Dr Pepper TEN a Casualty of “/1” Campaign

Courtesy of brandmagazine.com
Courtesy of brandmagazine.com

As Dr Pepper invests more support to highlight their “1/1″ campaign for Dr Pepper and Diet Dr Pepper, are they providing less support to Dr Pepper TEN?  The beverage manufacturer continues to feature their core soda offerings and exclude the low-calorie Dr Pepper TEN soft drink.  As much as the company says that this segment is growing, neither Pepsi (makers of Pepsi Next) nor Dr Pepper Snapple Group (makers of Dr Pepper TEN, RC Cola TEN, 7UP TEN, Sunkist TEN, Canada Dry TEN, and A&W TEN) have provided the same media support levels since the 2012 launch period.  Given consumer trends of shifting consumption away from soft drinks, what will happen to these Dr Pepper low-calorie sodas if they are not supported by Dr Pepper?

As seen above, the commercial’s final scene shows both Dr Pepper and Diet Dr Pepper but not Dr Pepper TEN.  The marketing message for Dr Pepper TEN is clearly different from Dr Pepper and Diet Dr Pepper, but it is concerning that there has not been additional support behind Dr Pepper TEN.  With market activity, consumer trends, and expert opinions all suggesting a continued decline toward carbonated beverages, it is understandable to support Dr Pepper and Diet Dr Pepper since it delivers the biggest return.  Conversely, not supporting these two brands will also provide the most detrimental effects to the business.  This is why Dr Pepper and Diet Dr Pepper will continue to receive the majority of funding.

With the low-calorie products receiving less funding, sales decline should be expected.  But by how much?  While the initial repeat levels were above expectations and more than half of all sales were sourced from outside the carbonated soft drink business, these early wins were not sustained.  Dr Pepper Snapple Group’s SEC  10-K filing from February 2014 indicated as much:

Our Core 4 brands, which included the impact of the launch of our Core 4 TEN products, decreased 1% compared to the year ago period. This result was driven by a a 5% decrease in 7UP, a 7% decline in Sunkist soda and a 2% decrease in A&W, partially offset by a 6% increase in Canada Dry. Crush, Squirt and RC Cola declined 7% , 4% and 4% , respectively.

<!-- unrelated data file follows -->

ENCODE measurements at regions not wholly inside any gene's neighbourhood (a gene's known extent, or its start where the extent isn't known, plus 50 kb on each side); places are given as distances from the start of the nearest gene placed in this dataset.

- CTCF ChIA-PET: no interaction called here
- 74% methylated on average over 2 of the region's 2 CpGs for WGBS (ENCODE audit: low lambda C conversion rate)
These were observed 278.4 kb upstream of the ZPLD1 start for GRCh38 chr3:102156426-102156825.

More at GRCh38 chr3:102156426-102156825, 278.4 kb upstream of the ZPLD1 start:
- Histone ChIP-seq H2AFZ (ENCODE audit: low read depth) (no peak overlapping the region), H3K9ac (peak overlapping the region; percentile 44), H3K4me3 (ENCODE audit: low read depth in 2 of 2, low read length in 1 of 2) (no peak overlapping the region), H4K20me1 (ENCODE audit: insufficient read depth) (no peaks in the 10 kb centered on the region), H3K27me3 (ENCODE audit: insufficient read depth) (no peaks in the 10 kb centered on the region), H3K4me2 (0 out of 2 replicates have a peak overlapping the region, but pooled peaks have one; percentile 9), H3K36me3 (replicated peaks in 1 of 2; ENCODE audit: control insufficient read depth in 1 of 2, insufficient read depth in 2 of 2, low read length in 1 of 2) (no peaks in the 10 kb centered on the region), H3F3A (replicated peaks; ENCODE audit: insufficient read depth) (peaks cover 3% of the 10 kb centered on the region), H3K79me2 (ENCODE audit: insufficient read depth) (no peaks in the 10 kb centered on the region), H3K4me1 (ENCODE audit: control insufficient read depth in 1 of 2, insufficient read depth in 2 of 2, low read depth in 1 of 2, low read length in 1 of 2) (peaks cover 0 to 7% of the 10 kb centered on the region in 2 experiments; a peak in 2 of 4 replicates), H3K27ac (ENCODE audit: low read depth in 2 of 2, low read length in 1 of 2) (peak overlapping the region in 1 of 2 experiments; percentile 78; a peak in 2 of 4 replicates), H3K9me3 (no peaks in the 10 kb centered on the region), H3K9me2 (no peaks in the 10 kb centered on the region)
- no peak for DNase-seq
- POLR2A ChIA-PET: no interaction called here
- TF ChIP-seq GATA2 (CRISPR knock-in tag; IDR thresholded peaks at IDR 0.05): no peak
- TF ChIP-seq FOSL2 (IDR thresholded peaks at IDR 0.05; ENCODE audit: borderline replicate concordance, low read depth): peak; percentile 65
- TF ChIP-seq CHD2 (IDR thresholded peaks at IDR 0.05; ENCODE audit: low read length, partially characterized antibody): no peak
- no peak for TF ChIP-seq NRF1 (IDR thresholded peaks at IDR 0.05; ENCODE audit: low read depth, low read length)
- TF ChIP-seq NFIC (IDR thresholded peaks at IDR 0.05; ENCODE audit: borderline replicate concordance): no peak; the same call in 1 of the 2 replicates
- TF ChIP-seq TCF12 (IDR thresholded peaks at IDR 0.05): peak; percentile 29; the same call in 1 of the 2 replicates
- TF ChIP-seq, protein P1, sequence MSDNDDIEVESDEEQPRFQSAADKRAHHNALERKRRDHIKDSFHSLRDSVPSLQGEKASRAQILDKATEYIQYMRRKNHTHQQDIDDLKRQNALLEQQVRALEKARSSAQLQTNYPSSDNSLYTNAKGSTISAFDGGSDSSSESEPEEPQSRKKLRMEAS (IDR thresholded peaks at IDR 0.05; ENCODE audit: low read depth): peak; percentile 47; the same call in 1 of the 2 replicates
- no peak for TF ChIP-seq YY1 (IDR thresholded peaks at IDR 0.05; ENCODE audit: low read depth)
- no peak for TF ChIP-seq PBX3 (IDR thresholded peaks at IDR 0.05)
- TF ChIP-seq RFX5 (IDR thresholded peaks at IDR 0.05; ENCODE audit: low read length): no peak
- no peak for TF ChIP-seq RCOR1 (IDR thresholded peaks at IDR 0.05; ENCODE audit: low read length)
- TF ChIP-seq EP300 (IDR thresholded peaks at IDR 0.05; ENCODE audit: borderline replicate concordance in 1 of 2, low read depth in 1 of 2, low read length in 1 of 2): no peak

The entire 2013 annual report can be found here.  So while it’s possible that other soft drinks within the 7UP, Sunkist, A&W, Canada Dry and RC Cola portfolio also declined, the fact that these TEN products sales did not balance the other beverage losses indicate that they were also losing sales thselves.  Times are tough within carbonated soft drinks right now, especially when you’re not a Coca-Cola or Pepsi with a broader more diversified beverage (or food) portfolio.  And even these two global conglomerates recently released results that were slightly less positive.

Dr Pepper TEN and the other TEN products still stand a chance at survival, because it is keeping in line with trends toward lower calorie consumption.  However, delivering growth with less marketing support and when everyone is pushing full calorie offerings makes it challenging.  At some point, Dr Pepper Snapple Group will have to make a decision whether they will re-invest in Dr Pepper TEN, or turn their attention toward other initiatives.  Let’s just hope they make this decision sooner rather than later.

Advertisements

Coming Soon – Five More 10-Cal Soft Drinks From Dr Pepper

Dr Pepper Snapple Group company logo

Some months back I wrote about how Dr Pepper was releasing a 10 calorie version of their popular soft drink in select markets, trying to create their own niche market by targeting men specifically (link here).  It looks like the launch was successful, as they are now planning on expanding their 10 calorie portfolio to include five other beverages: A&W, Canada Dry, Sunkist, 7up, and RC Cola.

Larry Young, the beverage manufacturer’s chief executive was quoted,

Chief Executive Larry Young who said, “Now they [consumers] can come back, drink our ‘Ten’ products and enjoy the full flavor of our brands and not worry about the caloric intake. You have to keep the doctor happy.